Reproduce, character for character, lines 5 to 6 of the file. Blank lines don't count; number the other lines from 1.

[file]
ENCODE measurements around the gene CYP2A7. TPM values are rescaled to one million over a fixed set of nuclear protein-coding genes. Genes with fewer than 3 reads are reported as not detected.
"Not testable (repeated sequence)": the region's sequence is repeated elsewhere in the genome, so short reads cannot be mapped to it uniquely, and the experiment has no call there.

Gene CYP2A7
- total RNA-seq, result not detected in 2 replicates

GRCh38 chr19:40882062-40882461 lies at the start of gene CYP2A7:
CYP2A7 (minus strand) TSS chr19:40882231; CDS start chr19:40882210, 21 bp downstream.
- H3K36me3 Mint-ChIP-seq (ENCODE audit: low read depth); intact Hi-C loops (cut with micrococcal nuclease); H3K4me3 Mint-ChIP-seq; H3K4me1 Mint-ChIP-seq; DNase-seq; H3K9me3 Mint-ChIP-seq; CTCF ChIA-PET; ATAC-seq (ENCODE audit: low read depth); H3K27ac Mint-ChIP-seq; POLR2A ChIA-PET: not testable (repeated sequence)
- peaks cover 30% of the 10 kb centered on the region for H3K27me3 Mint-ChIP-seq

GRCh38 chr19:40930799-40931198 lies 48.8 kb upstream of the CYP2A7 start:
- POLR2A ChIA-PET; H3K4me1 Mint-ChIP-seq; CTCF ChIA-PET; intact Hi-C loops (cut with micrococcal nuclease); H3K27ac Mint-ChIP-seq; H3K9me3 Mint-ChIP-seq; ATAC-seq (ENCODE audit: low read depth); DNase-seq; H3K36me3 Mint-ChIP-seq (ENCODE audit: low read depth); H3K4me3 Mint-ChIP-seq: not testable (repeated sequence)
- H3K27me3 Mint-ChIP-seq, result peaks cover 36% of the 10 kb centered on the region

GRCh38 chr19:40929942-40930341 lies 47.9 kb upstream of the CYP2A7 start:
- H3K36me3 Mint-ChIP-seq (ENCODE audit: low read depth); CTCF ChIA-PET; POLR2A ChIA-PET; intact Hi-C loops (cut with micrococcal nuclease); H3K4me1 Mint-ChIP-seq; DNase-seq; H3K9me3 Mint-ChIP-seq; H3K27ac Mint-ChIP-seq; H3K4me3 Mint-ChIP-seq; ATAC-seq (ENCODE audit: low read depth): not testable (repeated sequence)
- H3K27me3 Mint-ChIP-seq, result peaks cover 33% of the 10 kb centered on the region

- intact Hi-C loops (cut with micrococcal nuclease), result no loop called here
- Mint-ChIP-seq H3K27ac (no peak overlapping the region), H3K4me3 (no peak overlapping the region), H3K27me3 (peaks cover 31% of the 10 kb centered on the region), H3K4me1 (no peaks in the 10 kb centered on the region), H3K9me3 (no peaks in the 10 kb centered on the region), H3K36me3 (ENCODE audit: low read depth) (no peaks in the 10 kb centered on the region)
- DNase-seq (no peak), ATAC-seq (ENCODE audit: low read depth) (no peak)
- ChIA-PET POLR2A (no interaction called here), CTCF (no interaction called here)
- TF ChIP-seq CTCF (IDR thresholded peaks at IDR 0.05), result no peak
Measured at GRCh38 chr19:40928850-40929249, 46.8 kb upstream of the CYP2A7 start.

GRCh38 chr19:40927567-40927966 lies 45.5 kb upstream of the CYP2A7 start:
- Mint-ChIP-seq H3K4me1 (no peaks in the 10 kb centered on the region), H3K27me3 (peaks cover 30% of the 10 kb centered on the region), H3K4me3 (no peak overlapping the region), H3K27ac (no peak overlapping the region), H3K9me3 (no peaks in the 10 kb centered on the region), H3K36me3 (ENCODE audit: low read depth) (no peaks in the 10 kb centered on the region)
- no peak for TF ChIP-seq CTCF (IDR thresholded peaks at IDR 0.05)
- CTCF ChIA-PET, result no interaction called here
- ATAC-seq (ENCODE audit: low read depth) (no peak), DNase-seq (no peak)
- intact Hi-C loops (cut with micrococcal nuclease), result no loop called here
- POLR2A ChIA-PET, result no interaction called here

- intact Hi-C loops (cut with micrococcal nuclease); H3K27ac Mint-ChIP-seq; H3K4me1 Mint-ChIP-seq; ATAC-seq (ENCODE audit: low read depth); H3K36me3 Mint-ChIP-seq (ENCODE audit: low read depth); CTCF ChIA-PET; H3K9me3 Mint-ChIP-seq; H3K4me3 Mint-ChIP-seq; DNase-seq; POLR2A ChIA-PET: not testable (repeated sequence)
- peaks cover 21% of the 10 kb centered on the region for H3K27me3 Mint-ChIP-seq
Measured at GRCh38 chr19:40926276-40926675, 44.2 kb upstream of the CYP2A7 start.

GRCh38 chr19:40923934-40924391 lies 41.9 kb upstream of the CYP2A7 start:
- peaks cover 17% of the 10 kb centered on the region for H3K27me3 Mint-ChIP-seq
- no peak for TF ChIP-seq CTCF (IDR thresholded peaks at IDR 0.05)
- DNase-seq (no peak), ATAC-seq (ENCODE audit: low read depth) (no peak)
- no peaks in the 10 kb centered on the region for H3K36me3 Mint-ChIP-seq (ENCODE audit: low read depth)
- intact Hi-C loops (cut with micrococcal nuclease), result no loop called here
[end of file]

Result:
GRCh38 chr19:40882062-40882461 lies at the start of gene CYP2A7:
CYP2A7 (minus strand) TSS chr19:40882231; CDS start chr19:40882210, 21 bp downstream.